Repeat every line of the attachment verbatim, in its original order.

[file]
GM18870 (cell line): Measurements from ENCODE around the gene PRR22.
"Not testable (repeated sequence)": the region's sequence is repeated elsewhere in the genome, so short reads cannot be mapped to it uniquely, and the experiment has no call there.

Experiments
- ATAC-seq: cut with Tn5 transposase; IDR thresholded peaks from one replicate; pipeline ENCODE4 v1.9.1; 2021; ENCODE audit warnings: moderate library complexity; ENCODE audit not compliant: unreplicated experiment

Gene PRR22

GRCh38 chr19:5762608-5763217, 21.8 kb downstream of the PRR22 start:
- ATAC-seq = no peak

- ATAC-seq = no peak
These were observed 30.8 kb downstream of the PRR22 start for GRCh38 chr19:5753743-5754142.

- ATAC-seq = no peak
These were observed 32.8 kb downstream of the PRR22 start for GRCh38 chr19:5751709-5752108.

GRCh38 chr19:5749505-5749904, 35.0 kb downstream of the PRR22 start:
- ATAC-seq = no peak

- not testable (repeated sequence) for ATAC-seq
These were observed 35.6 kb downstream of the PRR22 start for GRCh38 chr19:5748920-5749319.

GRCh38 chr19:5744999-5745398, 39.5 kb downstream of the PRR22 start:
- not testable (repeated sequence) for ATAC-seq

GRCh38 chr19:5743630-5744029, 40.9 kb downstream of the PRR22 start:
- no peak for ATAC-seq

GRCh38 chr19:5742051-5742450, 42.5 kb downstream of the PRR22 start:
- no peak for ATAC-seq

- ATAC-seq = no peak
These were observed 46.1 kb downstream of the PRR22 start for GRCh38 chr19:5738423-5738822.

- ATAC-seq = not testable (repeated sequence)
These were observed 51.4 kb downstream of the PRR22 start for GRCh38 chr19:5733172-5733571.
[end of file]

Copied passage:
GM18870 (cell line): Measurements from ENCODE around the gene PRR22.
"Not testable (repeated sequence)": the region's sequence is repeated elsewhere in the genome, so short reads cannot be mapped to it uniquely, and the experiment has no call there.

Experiments
- ATAC-seq: cut with Tn5 transposase; IDR thresholded peaks from one replicate; pipeline ENCODE4 v1.9.1; 2021; ENCODE audit warnings: moderate library complexity; ENCODE audit not compliant: unreplicated experiment

Gene PRR22

GRCh38 chr19:5762608-5763217, 21.8 kb downstream of the PRR22 start:
- ATAC-seq = no peak

- ATAC-seq = no peak
These were observed 30.8 kb downstream of the PRR22 start for GRCh38 chr19:5753743-5754142.

- ATAC-seq = no peak
These were observed 32.8 kb downstream of the PRR22 start for GRCh38 chr19:5751709-5752108.

GRCh38 chr19:5749505-5749904, 35.0 kb downstream of the PRR22 start:
- ATAC-seq = no peak

- not testable (repeated sequence) for ATAC-seq
These were observed 35.6 kb downstream of the PRR22 start for GRCh38 chr19:5748920-5749319.

GRCh38 chr19:5744999-5745398, 39.5 kb downstream of the PRR22 start:
- not testable (repeated sequence) for ATAC-seq

GRCh38 chr19:5743630-5744029, 40.9 kb downstream of the PRR22 start:
- no peak for ATAC-seq

GRCh38 chr19:5742051-5742450, 42.5 kb downstream of the PRR22 start:
- no peak for ATAC-seq

- ATAC-seq = no peak
These were observed 46.1 kb downstream of the PRR22 start for GRCh38 chr19:5738423-5738822.

- ATAC-seq = not testable (repeated sequence)
These were observed 51.4 kb downstream of the PRR22 start for GRCh38 chr19:5733172-5733571.